But then, after the elections, even though the PN had won, it was clear that something was wrong: the victory, as it was, was nothing to write home about. The Nationalist party was incensed that it had only managed to scrape through with just a slim majority.
One fine day, just a week after the 2008 elections, I received a very interesting email from someone with connections to the paper I worked for.
Here are some choice quotes:
“In putting your political sentiments and rivalries before the interests of the organization for which we work, you are being disloyal to that organization and erroneous in your reasoning. This is despite the fact that I honestly believe you are doing the newspaper more harm than good by constantly harping on views that I can sense are greatly at odds with those of our readers, and which are therefore alienating them. People with your views read Malta Today.
“…you seem to forget that you do not work for the Labour Party/Alternattiva Demokratika.”
“…you could try seeing me for a change as somebody who helps contribute to Standard Publications’ bottom line, in my own small way, and therefore to your pay cheques. I suggest that you put an end to this ceaseless one-sided battle because it is not doing the business any favours. There is more to be gained by cooperating, and I am sure you are quite capable of controlling yourself.”
Needless to say I did not reply to the above email, but I was careful to save the original on my computer while printing several hard copies of it. I knew that one day, it would come in very handy, if only to prove a very important point.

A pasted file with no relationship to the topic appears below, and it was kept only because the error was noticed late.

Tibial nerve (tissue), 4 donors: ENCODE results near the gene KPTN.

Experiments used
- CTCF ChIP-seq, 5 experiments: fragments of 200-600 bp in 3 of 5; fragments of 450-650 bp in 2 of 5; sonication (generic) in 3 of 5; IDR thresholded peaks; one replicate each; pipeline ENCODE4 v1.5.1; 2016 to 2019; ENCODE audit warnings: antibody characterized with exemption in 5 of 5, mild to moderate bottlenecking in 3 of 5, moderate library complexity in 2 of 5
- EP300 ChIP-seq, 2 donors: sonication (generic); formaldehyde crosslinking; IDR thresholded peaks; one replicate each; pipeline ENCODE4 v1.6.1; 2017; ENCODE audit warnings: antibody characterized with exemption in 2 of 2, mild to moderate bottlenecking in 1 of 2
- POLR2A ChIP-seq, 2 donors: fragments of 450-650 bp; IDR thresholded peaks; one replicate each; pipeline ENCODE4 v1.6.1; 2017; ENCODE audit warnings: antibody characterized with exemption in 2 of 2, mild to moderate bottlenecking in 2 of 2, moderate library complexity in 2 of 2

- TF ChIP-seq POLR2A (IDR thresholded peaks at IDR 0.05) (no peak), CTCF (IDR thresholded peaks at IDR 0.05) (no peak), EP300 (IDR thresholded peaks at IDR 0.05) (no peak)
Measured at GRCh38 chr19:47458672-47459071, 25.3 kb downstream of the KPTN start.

And that day is now.
Those who got all choked up with rage because Muscat and Sabrina exchanged emails tried to make it seem as if the Opposition leader had crossed the line, and was diabolically planning some major takeover of independent media organizations.
Frankly, Joseph Muscat does not have that kind of cunning. With all due respect, when it comes to plotting of this kind, the Labour party doesn’t even stand a chance – they are amateurs when compared to those who are masters at the game.
The manipulation of the independent media is not carried out through emails, because nothing is ever written down (except for the email quoted above which was a glaring miscalculation on the part of the sender).
The way it is done is that phone calls are made and ‘informal’ business lunches are arranged with editors and hand-picked journalists. Stories are planted the next day on the front page after a journalist has been tipped off by a politician – yes, my dears, it happens all the time.
And if politicians want to “get to” a journalist who is not toeing the line, it is all done in much more insidious ways. Ways which are difficult to fight against when your job is on the line and there are veiled attempts at intimidation as above, which carry the clear warning for you to shut up. And if you read the papers carefully, you will realise that this intimidation does work. After all, how many people would risk losing their job just for their principles? Principles do not pay the bills, as we all know.
So I would ask you to take whatever you read with a pinch (or a barrel) of salt. There is a lot happening behind-the-scenes, and we haven’t even seen the worst of it yet.
Leave a comment